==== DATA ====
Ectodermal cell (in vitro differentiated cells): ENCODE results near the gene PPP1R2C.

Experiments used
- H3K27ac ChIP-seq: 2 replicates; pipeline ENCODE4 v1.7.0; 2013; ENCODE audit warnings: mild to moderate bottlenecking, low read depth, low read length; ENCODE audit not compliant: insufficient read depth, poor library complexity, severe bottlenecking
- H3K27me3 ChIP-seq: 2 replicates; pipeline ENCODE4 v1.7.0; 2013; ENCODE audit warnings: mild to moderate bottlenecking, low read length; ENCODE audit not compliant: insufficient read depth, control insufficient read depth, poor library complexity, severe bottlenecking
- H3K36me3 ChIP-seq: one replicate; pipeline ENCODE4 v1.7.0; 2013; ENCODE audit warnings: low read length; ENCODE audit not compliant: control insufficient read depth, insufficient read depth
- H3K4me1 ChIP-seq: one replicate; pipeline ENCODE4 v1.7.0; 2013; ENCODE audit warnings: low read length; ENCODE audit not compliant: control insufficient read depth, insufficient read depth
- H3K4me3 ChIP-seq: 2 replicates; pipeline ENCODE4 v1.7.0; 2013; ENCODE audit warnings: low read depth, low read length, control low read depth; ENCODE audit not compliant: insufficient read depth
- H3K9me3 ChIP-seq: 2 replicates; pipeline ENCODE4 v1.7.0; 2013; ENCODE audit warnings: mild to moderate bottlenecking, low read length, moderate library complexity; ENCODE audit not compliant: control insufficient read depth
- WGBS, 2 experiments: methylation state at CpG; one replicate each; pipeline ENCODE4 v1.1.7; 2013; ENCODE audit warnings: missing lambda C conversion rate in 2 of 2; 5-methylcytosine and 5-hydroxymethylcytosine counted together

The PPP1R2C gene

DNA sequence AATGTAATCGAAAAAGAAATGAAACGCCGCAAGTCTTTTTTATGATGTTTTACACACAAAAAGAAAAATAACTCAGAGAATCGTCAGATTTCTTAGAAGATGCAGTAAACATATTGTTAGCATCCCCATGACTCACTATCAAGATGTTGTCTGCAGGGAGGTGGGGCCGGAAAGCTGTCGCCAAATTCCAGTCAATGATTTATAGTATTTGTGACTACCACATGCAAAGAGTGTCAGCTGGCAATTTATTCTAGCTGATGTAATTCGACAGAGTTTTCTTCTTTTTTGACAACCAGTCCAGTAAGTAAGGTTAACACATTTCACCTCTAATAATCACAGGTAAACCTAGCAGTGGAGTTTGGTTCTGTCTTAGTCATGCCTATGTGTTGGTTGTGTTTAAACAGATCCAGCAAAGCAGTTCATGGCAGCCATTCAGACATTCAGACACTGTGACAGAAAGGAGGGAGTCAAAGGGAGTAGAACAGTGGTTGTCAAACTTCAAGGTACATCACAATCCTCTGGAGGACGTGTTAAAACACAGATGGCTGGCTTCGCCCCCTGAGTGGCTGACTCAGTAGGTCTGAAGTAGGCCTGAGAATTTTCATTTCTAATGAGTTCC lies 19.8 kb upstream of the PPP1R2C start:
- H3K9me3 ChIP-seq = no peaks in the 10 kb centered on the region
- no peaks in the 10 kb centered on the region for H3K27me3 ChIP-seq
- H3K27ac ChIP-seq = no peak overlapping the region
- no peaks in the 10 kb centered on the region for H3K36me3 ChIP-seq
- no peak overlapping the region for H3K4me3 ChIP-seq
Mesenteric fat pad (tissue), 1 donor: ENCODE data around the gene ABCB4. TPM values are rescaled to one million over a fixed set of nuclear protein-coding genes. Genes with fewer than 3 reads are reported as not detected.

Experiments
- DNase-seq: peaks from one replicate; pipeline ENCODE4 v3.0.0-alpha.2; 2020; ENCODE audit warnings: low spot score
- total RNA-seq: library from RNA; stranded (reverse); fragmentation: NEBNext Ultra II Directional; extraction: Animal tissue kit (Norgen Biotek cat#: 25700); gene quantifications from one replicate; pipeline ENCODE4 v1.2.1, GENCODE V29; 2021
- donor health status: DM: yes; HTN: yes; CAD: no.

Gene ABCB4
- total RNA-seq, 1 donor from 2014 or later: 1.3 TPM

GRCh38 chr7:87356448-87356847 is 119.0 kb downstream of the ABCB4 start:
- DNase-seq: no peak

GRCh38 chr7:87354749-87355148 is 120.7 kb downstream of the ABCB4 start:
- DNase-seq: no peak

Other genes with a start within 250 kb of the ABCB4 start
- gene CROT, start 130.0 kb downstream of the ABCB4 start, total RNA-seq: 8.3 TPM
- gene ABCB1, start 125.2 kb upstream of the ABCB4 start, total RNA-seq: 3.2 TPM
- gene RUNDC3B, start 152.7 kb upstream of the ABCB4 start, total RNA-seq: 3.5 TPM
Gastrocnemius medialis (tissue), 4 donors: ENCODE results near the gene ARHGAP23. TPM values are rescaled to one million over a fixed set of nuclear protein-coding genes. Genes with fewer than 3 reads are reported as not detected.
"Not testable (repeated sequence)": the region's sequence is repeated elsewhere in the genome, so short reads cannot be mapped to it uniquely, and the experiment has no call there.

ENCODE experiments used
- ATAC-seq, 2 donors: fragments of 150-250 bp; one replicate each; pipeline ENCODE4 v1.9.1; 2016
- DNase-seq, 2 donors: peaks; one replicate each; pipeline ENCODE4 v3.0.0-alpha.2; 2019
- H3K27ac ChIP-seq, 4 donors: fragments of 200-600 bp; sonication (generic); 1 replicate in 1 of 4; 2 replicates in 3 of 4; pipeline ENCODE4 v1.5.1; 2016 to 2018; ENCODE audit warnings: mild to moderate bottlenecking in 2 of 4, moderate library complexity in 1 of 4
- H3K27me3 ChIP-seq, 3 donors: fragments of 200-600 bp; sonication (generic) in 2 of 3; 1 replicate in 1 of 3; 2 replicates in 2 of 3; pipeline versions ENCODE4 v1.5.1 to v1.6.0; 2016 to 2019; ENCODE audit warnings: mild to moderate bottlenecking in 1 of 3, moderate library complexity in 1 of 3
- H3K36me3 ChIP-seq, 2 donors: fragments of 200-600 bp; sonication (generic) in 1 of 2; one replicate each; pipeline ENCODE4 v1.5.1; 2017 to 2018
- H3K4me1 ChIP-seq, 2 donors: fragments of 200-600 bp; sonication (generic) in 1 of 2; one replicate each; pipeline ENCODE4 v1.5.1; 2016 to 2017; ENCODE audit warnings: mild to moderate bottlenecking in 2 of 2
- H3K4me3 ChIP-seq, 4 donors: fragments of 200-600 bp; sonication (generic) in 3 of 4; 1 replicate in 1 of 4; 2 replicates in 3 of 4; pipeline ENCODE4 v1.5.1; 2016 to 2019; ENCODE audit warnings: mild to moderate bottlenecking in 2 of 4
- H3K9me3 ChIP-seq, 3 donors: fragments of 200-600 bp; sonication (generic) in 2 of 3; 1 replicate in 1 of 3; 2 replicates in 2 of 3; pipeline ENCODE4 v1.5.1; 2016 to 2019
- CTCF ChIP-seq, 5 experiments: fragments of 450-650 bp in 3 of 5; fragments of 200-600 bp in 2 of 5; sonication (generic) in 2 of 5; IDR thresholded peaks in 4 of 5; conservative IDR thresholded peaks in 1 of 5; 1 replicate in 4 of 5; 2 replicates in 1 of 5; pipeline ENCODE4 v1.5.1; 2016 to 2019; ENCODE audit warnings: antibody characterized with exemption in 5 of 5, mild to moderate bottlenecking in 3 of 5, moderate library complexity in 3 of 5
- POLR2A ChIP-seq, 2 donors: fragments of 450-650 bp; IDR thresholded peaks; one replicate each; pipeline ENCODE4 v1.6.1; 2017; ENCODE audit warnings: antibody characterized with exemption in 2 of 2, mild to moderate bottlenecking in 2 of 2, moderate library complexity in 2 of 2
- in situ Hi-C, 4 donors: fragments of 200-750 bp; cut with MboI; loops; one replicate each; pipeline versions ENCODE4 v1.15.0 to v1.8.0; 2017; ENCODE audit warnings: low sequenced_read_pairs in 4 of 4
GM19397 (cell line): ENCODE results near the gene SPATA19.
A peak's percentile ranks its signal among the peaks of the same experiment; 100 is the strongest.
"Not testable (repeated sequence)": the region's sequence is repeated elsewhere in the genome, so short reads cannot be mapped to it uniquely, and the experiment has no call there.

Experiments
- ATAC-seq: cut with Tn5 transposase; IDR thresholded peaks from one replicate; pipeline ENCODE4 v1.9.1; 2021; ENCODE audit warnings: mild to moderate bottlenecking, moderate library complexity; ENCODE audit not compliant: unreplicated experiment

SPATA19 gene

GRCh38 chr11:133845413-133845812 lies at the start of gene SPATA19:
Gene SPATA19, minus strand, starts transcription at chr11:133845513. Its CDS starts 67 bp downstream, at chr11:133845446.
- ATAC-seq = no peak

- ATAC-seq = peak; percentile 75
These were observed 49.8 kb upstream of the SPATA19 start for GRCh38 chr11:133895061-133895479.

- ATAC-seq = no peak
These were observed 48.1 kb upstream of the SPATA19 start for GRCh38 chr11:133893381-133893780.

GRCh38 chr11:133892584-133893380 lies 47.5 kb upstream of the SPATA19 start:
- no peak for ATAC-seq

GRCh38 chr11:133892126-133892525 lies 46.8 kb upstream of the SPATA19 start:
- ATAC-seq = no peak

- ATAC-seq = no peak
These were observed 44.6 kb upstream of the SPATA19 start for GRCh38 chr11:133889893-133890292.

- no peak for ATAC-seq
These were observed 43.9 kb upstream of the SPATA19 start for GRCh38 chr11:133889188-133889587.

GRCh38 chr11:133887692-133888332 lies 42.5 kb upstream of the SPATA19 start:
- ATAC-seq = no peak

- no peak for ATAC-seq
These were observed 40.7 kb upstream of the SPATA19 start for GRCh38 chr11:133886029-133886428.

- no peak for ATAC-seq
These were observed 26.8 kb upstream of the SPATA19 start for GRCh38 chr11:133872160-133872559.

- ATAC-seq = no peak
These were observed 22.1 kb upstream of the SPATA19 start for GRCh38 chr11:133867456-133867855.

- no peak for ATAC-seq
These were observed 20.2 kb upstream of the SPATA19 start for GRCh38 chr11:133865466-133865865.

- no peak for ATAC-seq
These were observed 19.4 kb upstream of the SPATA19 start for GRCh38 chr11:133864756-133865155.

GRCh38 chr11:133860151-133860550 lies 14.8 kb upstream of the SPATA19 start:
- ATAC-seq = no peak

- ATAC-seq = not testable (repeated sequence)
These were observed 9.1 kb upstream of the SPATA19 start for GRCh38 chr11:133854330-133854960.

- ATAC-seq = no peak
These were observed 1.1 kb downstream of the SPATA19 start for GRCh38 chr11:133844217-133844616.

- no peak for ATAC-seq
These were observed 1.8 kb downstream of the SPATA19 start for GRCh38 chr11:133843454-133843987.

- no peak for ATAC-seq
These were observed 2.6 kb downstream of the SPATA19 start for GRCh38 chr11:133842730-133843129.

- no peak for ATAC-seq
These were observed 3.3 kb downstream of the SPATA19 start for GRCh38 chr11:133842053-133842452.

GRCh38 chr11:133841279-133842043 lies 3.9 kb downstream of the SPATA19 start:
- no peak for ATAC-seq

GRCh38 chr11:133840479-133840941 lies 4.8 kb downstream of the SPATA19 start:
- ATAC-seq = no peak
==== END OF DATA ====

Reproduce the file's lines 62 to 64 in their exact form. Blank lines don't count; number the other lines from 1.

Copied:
- ATAC-seq = no peak

- ATAC-seq = no peak
These were observed 44.6 kb upstream of the SPATA19 start for GRCh38 chr11:133889893-133890292.